Possible FTA with Hong Kong
26 April 2017: The Australian Government is currently considering a free trade agreement with Hong Kong.
At this stage, the Government has put out a press release signalling their intention and is currently inviting public submissions.
From a human rights and environmental sustainability perspective, potential concerns could include:
- Investor-state dispute settlement: ISDS gives special rights for foreign corporations to sue governments, including over health, environment and other public interest laws.
- intellectual property: some recent trade agreements have strengthened monopoly rights of pharmaceutical companies to delay cheaper forms of medicines and the rights of copyright holders (mainly global corporations) at the expense of consumers.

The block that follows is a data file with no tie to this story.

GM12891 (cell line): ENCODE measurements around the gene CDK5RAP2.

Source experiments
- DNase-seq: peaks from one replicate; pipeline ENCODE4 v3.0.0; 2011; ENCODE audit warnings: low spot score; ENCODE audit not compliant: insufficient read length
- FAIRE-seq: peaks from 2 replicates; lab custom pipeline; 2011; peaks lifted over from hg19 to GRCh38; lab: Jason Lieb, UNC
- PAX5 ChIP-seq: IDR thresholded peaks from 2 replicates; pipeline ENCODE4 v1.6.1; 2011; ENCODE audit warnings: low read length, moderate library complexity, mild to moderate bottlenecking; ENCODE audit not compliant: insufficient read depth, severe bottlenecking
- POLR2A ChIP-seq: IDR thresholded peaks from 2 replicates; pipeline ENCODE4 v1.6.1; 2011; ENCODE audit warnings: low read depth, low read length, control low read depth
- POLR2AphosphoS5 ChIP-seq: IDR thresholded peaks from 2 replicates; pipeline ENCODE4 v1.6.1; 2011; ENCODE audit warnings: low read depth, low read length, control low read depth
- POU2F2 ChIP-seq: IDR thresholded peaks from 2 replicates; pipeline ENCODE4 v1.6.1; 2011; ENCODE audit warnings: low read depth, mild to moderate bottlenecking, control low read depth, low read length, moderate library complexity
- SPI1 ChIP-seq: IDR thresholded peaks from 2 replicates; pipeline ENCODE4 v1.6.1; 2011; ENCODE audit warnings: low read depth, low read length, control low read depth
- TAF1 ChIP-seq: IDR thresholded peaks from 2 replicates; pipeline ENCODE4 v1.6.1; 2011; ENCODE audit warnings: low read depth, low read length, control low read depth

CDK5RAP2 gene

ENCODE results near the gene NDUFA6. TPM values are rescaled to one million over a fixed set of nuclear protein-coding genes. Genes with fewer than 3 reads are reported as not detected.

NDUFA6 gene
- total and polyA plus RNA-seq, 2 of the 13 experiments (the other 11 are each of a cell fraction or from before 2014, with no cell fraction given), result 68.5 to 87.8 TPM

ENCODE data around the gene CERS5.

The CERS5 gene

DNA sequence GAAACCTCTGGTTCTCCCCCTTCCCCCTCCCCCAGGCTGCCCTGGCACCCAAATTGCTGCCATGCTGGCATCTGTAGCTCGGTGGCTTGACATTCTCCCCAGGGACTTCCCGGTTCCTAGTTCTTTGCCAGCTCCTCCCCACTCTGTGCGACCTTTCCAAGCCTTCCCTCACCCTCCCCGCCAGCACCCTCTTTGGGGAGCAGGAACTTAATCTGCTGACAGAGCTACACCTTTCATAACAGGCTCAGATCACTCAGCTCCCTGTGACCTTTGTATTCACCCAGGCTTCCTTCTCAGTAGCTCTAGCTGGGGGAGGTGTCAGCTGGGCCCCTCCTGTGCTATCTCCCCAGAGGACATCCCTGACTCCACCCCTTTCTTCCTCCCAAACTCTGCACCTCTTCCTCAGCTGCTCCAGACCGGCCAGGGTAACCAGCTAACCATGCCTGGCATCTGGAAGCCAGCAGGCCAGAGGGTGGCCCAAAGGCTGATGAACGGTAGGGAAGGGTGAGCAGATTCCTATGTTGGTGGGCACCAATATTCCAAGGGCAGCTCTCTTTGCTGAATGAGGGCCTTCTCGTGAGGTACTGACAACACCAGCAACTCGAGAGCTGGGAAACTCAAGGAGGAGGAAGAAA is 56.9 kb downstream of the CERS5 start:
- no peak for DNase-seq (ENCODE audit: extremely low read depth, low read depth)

- Trade in services: this could include restrictions on the ability of governments to regulate services in the public interest, including essential services like healthcare and education.
- Government procurement: governments should retain some policy flexibility to encourage local industry development and employment.
- Movement of temporary workers: temporary worker arrangements should never be included in trade agreements because this limits the ability of governments to adjust their policies to ensure workers are not exploited.
Australia has a bilateral investment treaty with Hong Kong (1993), which includes ISDS. This is the treaty that Philip Morris tried to use to sue the Australian Government over the cigarette plain packaging laws. A more comprehensive FTA with Hong Kong would override this older investment agreement.